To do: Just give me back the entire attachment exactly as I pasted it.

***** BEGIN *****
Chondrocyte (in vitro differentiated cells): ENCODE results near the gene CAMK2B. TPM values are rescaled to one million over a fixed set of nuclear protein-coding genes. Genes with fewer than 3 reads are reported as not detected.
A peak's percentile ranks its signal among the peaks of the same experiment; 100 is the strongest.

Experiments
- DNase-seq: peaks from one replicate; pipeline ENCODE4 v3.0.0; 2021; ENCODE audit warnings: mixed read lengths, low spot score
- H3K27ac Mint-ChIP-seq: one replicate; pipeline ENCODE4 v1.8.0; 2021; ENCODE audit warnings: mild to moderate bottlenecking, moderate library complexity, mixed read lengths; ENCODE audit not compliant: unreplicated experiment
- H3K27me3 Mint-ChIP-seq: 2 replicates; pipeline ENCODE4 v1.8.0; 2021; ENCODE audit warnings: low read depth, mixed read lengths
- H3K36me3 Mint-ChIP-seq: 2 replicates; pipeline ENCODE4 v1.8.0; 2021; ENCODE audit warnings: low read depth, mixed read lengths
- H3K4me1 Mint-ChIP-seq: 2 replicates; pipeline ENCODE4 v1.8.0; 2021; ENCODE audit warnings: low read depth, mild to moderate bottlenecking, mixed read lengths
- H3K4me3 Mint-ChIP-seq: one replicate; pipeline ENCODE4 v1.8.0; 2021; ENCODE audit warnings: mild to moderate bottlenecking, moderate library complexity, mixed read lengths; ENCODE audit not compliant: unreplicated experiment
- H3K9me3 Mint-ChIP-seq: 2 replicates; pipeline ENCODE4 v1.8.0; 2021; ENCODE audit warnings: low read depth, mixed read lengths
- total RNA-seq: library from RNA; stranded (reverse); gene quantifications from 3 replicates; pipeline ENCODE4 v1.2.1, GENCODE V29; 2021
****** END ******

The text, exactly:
Chondrocyte (in vitro differentiated cells): ENCODE results near the gene CAMK2B. TPM values are rescaled to one million over a fixed set of nuclear protein-coding genes. Genes with fewer than 3 reads are reported as not detected.
A peak's percentile ranks its signal among the peaks of the same experiment; 100 is the strongest.

Experiments
- DNase-seq: peaks from one replicate; pipeline ENCODE4 v3.0.0; 2021; ENCODE audit warnings: mixed read lengths, low spot score
- H3K27ac Mint-ChIP-seq: one replicate; pipeline ENCODE4 v1.8.0; 2021; ENCODE audit warnings: mild to moderate bottlenecking, moderate library complexity, mixed read lengths; ENCODE audit not compliant: unreplicated experiment
- H3K27me3 Mint-ChIP-seq: 2 replicates; pipeline ENCODE4 v1.8.0; 2021; ENCODE audit warnings: low read depth, mixed read lengths
- H3K36me3 Mint-ChIP-seq: 2 replicates; pipeline ENCODE4 v1.8.0; 2021; ENCODE audit warnings: low read depth, mixed read lengths
- H3K4me1 Mint-ChIP-seq: 2 replicates; pipeline ENCODE4 v1.8.0; 2021; ENCODE audit warnings: low read depth, mild to moderate bottlenecking, mixed read lengths
- H3K4me3 Mint-ChIP-seq: one replicate; pipeline ENCODE4 v1.8.0; 2021; ENCODE audit warnings: mild to moderate bottlenecking, moderate library complexity, mixed read lengths; ENCODE audit not compliant: unreplicated experiment
- H3K9me3 Mint-ChIP-seq: 2 replicates; pipeline ENCODE4 v1.8.0; 2021; ENCODE audit warnings: low read depth, mixed read lengths
- total RNA-seq: library from RNA; stranded (reverse); gene quantifications from 3 replicates; pipeline ENCODE4 v1.2.1, GENCODE V29; 2021